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Tuesday, September 17, 2013

The New Wave Of Mirrorless


Today’s mirrorless cameras offer the nature photographer DSLR image quality in much smaller packages

Labels: CamerasGear

TOP: Samsung NX300, Fujifilm X-M1; FAR LEFT TO RIGHT: Panasonic Lumix DMC-GX7, Sony NEX-6, Olympus PEN E-P5

The original concept behind the mirrorless interchangeable-lens camera was to provide DSLR image quality without DSLR bulk. The image-quality part was easy: Just use a DSLR sensor—first, Four Thirds size, in the Micro Four Thirds cameras from Panasonic and Olympus, then, APS-C in cameras from Samsung and Sony, and later Fujifilm, Pentax, Canon and Leica. The compact part was achieved largely by eliminating the DSLR's bulky SLR mirror box and pentaprism or pentamirror viewfinder.

The big drawback of early mirrorless cameras was slow autofocusing. DSLRs use phase-detection AF, which (theoretically) can determine from a single reading whether the image is in focus, and if not, in which direction it's out and by how much. Mirrorless cameras couldn't use DSLR-style phase-detection AF because that depended in part on the mirror assembly. So mirrorless cameras used contrast-based AF, which measures contrast right off the image sensor. Contrast-based AF has to take a series of readings to zero in on correct focus, so it's slower than phase-detection. However, since contrast-based AF uses the image sensor to determine focus, it's more accurate than phase-detection AF, whose accuracy depends on the precise alignment of a number of parts, both moving and nonmoving. But initial acquisition speed and tracking moving subjects were definite problems.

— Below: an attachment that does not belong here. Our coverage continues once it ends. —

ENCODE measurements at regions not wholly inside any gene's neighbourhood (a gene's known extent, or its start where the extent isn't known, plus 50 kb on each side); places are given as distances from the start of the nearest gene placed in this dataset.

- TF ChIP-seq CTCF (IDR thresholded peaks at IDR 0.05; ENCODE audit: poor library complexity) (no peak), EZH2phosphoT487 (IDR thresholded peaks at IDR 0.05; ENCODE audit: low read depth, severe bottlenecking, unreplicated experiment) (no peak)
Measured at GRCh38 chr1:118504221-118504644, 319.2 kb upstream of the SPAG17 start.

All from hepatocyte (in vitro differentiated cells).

The big benefit of phase-detection AF is that it works well on moving subjects. Unfortunately, with most DSLRs, phase-detection AF works only for viewfinder shooting; in Live View and Movie modes, the phase-detection system is inoperative, and the camera has to rely on a very slow implementation of contrast-based AF. (Sony's SLT cameras do employ phase-detection AF in live-view and video shooting, and thus can do videos of moving subjects very well, with eye-level viewing via the built-in EVF.)

Today's mirrorless cameras offer much quicker contrast-based AF than most of their predecessors, and some offer hybrid phase-detection/contrast-based AF systems. More and more mirrorless cameras are providing touch-screen AF—just touch the point on the LCD monitor where you want the camera to focus— especially handy for video shooting.

Because mirrorless cameras don't have optical viewfinders like DSLRs, they operate in live view at all times. This means they wear down their batteries more quickly, although today's cameras do pretty well in power management. It's always wise to carry spare charged batteries, no matter what type of digital camera you use.

Autofocus Technology. Canon (EOS M) offers Hybrid CMOS AF, in which the central phase-detection AF pixels in the center of the image sensor quickly determine the general distance to the subject, while contrast AF fine-tunes the result. Canon introduced Dual Pixel CMOS AF in the EOS 70D DSLR, in which each pixel on the sensor contains two photodiodes, so each pixel can perform phase-detection AF as well as capture light. This is considerably better than the Hybrid CMOS AF, but so far available only in the EOS 70D.

Fujifilm uses 49-point contrast-based AF in its X-series mirrorless cameras in a 7x7 grid. The new X-M1 also offers focus peaking as an aid to manual focusing.

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